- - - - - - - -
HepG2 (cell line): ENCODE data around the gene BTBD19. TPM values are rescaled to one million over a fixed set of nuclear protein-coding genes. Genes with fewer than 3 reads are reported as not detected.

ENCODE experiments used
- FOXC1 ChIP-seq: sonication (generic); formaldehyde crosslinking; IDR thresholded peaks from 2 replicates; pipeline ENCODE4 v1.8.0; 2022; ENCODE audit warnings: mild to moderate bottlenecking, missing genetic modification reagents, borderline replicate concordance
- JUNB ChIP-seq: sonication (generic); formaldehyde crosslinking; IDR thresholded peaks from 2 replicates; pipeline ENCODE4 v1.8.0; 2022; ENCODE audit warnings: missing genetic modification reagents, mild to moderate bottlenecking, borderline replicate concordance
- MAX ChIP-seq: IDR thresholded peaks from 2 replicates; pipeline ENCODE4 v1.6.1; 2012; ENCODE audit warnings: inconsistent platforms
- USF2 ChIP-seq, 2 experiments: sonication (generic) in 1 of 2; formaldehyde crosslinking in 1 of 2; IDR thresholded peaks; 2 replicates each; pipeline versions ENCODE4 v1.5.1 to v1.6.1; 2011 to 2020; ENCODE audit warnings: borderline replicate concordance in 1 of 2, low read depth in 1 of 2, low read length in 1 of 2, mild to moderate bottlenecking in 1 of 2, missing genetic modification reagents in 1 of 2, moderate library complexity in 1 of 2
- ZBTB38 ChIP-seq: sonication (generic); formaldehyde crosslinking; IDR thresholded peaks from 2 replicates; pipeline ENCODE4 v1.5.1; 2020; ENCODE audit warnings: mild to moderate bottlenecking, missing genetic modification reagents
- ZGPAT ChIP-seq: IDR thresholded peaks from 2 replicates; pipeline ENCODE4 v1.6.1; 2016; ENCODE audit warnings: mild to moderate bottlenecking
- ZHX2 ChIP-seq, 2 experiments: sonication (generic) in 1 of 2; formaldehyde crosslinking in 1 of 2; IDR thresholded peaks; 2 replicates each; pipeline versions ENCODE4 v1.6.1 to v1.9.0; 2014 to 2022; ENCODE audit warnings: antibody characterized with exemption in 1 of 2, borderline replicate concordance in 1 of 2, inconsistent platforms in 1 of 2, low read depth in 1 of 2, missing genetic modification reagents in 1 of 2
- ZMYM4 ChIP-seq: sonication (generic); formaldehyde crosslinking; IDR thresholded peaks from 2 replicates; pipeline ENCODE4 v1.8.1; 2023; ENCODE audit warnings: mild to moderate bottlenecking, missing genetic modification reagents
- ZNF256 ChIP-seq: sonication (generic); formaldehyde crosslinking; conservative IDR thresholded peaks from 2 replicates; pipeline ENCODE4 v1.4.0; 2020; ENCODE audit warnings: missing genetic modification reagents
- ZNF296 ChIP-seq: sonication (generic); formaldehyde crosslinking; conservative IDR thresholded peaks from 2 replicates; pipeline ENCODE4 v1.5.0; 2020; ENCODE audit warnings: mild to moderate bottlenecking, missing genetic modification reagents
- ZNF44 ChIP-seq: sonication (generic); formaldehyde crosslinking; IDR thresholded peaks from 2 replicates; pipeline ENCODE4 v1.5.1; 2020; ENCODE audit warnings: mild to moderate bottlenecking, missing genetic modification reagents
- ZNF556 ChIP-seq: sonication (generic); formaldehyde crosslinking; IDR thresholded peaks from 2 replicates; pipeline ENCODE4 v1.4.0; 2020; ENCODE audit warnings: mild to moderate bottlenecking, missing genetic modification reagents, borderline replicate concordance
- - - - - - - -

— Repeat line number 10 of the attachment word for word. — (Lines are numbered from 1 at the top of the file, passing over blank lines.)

- ZMYM4 ChIP-seq: sonication (generic); formaldehyde crosslinking; IDR thresholded peaks from 2 replicates; pipeline ENCODE4 v1.8.1; 2023; ENCODE audit warnings: mild to moderate bottlenecking, missing genetic modification reagents